"The results are remarkable," Morris said. "It's pretty telling. It will be interesting to see what future studies hold."

Once data are available, the researchers plan to investigate the relationship between recreational marijuana legalization and crime in Washington and Colorado, where the legalized marijuana marketplace is taking shape.

While it's too soon to say if there are definitive drawbacks to legalizing marijuana for medical purposes, Morris said, the study shows that legalization does not pose a serious crime problem, at least at the state level.

"This new information, along with continued education of the public on the realities of the negative aspects of smoking marijuana -- which there are considerable negative attributes -- will make the dialogue between those opposed and in favor of legalization on more of an even playing field," Morris said. "It takes away the subjective comments about the link between marijuana laws and crime so the dialogue can be more in tune with reality."

UT Dallas doctoral student Michael TenEyck, assistant professor Dr. J.C. Barnes and associate professor Dr. Tomislav V. Kovandzic, all from the criminology program, also contributed to the study as co-authors.

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A new guideline from the American Academy of Neurology suggests that there is little evidence that most complementary or alternative medicine therapies (CAM) treat the symptoms of multiple sclerosis (MS). However, the guideline states the CAM therapies oral cannabis, or medical marijuana pills, and oral medical marijuana spray may ease patients' reported symptoms of spasticity, pain related to spasticity and frequent urination in multiple sclerosis (MS). The guideline, which is published in the March 25, 2014, print issue of Neurology®, the medical journal of the American Academy of Neurology, states that there is not enough evidence to show whether smoking marijuana is helpful in treating MS symptoms.

The guideline looked at CAM therapies, which are nonconventional therapies used in addition to or instead of doctor-recommended therapies. Examples include oral cannabis, or medical marijuana pills and oral medical marijuana spray, ginkgo biloba, magnetic therapy, bee sting therapy, omega-3 fatty acids and reflexology.

"Using different CAM therapies is common in 33 to 80 percent of people with MS, particularly those who are female, have higher education levels and report poorer health," said guideline lead author Vijayshree Yadav, MD, MCR, with Oregon Health & Science University in Portland and a member of the American Academy of Neurology. "People with MS should let their doctors know what types of these therapies they are taking, or thinking about taking."

For most CAM therapies, safety is unknown. There is not enough information to show if CAM therapies interact with prescription MS drugs. Most CAM therapies are not regulated by the Food and Drug Administration (FDA). Dronabinol and nabilone are synthetic forms of key ingredients in marijuana. The FDA approved both drugs as treatments for nausea and vomiting associated with cancer chemotherapy that do not respond to standard treatments. Dronabinol also is approved for loss of appetite associated with weight loss in patients with AIDS.

The guideline found that certain forms of medical marijuana, in pill or oral spray form only, may help reduce patients' reported spasticity symptoms, pain due to spasticity, and frequent urination but not loss of bladder control. The therapy may not help reduce tremor. Long-term safety of medical marijuana use in pill or oral spray is not known. Most of the studies are short, lasting six to 15 weeks. Medical marijuana in pill or oral spray form may cause side effects, some of which can be serious. Examples are seizures, dizziness, thinking and memory problems as well as psychological problems such as depression. This can be a concern given that some people with MS are at an increased risk for depression or suicide. Both doctors and patients must weigh the possible side effects that medical marijuana in pill or oral spray form can cause.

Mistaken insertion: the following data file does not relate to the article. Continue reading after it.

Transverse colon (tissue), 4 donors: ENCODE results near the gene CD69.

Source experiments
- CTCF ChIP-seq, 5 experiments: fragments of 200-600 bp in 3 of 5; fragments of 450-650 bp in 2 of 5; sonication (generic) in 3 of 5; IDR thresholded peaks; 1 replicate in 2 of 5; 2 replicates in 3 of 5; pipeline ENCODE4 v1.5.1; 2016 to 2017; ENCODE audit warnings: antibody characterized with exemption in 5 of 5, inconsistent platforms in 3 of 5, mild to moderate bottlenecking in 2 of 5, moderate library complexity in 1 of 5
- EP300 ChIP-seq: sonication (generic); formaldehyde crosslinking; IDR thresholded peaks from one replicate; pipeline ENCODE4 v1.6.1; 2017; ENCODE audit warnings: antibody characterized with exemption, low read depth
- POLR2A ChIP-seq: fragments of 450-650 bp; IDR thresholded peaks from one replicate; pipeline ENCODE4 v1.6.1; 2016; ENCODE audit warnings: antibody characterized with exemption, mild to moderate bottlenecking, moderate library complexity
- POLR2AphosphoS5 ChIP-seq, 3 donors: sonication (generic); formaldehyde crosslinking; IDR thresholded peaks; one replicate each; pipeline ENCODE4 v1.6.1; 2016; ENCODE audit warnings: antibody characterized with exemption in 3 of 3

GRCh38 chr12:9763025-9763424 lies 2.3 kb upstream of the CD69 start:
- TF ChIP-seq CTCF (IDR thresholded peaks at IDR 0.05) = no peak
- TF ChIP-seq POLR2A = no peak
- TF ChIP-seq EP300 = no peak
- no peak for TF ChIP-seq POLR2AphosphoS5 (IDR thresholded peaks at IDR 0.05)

Among other CAM therapies studied for MS, ginkgo biloba might possibly help reduce tiredness but not thinking and memory problems. Magnetic therapy may also help reduce tiredness but not depression.

Reflexology might possibly help ease symptoms such tingling, numbness and other unusual skin sensations. Bee sting therapy, a low-fat diet with fish oil, and a therapy called the Cari Loder regimen all do not appear to help MS symptoms such as disability, depression and tiredness. Bee stings can cause a life-threatening allergic reaction and dangerous infections.

Moderate evidence shows that omega-3 fatty acids such as fish oil likely do not reduce relapses, disability, tiredness or MRI brain scan lesions, nor do they improve quality of life in people with MS.

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The above story is based on materials provided by American Academy of Neurology (AAN). Note: Materials may be edited for content and length.

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New research from The Netherlands shows that people who smoke high-potency cannabis end up getting higher doses of the active ingredient (THC). Although they reduce the amount they puff and inhale to compensate for the higher strength, they still take in more THC than smokers of lower potency cannabis.

For the past decade or more, the common sense idea that high strength cannabis leads to higher doses of THC and therefore poses a greater risk of unwanted effects such as dependency has been challenged and labelled the 'potent pot myth'. It has been argued that smokers of strong cannabis adjust their drug intake to compensate for the potency, usually by inhaling less smoke or rolling weaker joints. It is even argued that 'super pot' is healthier for cannabis users because they get their desired high while inhaling less lung-harming smoke.